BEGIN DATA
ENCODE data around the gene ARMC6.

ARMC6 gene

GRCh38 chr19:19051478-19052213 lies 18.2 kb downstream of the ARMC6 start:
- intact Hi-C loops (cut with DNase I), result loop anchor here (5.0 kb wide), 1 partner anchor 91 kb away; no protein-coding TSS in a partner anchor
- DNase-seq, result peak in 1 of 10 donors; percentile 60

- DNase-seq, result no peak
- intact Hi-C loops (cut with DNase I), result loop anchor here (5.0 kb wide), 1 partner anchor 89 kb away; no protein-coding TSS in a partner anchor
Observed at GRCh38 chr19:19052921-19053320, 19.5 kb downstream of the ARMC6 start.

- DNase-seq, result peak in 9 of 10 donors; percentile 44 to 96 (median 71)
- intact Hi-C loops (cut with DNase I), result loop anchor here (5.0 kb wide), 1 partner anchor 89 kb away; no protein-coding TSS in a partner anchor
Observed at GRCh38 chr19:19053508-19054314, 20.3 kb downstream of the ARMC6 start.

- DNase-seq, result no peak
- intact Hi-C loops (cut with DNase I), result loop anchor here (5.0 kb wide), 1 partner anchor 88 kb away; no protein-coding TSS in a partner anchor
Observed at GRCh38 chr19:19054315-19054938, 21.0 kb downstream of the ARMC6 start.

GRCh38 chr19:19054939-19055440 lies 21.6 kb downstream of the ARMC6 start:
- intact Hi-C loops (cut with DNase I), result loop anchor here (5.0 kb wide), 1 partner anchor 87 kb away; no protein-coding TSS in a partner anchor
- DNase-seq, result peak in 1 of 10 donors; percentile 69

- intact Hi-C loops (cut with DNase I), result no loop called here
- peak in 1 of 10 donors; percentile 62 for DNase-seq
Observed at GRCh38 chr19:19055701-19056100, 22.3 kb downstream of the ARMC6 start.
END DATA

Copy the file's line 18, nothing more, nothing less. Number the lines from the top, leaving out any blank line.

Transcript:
- intact Hi-C loops (cut with DNase I), result no loop called here